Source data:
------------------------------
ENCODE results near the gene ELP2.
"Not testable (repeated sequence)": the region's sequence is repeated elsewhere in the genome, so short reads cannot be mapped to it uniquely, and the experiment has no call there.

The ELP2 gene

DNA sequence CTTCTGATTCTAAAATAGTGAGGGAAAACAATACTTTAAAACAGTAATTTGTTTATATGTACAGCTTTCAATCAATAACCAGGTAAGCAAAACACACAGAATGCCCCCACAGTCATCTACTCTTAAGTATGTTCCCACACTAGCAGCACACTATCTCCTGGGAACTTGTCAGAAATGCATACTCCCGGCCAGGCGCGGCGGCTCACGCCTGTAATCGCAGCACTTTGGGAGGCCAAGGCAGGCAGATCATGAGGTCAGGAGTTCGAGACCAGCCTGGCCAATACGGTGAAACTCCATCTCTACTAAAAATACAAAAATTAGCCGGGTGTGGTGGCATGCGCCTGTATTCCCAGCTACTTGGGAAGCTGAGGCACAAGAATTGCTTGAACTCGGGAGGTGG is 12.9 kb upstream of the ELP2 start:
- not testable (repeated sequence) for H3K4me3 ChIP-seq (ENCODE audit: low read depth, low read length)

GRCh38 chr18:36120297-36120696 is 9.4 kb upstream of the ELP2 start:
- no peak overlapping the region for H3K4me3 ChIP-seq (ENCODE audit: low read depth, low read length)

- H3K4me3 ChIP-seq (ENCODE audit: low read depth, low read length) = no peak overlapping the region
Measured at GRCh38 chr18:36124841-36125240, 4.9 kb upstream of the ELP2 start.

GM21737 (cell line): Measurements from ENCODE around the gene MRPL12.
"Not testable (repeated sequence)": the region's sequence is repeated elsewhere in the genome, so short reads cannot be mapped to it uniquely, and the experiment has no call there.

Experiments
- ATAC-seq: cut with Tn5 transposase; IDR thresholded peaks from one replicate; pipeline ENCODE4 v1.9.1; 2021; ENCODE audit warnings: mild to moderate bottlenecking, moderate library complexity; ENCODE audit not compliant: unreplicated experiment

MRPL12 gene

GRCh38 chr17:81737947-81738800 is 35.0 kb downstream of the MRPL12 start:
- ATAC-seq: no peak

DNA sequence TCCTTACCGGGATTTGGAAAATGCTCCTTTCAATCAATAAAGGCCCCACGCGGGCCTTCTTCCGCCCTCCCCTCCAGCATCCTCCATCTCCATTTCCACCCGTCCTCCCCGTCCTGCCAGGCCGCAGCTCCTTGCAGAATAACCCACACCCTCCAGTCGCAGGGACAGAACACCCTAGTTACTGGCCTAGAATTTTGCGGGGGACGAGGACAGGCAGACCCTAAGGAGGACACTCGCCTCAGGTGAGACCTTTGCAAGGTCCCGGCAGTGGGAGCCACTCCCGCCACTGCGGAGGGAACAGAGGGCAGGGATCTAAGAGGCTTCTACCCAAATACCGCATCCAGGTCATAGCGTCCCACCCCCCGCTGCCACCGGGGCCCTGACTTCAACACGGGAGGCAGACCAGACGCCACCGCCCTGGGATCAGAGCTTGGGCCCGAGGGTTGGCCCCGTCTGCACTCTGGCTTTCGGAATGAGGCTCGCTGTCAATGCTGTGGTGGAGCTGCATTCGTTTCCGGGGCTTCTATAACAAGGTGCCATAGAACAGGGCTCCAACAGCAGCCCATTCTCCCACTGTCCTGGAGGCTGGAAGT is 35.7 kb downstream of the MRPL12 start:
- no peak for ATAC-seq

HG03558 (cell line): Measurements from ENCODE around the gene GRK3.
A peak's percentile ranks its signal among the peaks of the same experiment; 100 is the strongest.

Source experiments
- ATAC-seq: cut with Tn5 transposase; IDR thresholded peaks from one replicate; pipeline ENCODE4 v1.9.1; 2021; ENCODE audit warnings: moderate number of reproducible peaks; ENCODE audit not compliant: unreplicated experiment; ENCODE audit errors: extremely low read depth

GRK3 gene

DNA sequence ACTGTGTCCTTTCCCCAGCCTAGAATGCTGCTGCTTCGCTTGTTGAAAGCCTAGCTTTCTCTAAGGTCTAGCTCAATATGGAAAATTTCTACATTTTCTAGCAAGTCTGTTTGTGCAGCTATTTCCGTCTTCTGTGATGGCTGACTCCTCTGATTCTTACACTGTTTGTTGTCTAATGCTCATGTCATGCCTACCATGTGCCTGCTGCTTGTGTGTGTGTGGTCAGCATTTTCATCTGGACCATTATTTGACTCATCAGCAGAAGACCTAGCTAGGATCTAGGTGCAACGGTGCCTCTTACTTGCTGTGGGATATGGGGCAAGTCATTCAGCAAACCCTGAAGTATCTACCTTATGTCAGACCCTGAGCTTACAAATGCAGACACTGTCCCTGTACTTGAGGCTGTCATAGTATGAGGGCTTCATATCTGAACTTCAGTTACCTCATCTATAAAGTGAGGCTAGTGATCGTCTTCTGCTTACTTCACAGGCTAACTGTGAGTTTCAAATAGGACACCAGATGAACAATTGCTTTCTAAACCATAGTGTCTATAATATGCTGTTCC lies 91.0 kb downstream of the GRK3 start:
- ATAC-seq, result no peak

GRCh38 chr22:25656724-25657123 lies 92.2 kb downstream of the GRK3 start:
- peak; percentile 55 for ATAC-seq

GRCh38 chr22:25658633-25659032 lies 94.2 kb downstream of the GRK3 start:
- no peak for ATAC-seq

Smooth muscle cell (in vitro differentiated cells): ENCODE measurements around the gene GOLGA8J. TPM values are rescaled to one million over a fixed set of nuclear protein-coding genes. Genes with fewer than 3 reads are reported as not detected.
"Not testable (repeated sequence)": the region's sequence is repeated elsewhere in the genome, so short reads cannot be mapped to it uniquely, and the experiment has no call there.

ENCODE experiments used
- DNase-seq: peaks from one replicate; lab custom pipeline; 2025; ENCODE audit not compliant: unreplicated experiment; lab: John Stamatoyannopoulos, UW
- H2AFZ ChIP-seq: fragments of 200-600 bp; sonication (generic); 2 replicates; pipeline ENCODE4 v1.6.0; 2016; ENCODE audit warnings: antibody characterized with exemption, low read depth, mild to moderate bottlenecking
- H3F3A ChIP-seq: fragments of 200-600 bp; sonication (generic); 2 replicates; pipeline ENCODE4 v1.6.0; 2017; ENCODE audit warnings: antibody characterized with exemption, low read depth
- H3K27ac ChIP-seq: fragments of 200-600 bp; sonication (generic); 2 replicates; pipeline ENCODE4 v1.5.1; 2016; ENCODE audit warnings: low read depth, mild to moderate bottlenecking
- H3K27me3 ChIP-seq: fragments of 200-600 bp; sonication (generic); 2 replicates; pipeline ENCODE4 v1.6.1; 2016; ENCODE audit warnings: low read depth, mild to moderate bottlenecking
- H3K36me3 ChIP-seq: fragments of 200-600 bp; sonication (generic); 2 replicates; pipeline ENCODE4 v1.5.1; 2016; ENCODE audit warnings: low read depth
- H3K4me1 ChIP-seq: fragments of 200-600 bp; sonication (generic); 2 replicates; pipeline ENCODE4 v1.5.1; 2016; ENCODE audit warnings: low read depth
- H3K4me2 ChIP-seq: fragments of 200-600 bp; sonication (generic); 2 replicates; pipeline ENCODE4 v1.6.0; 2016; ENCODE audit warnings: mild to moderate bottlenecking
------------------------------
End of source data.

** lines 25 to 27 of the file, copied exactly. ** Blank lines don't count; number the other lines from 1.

- ATAC-seq, result no peak

GRCh38 chr22:25656724-25657123 lies 92.2 kb downstream of the GRK3 start:
- peak; percentile 55 for ATAC-seq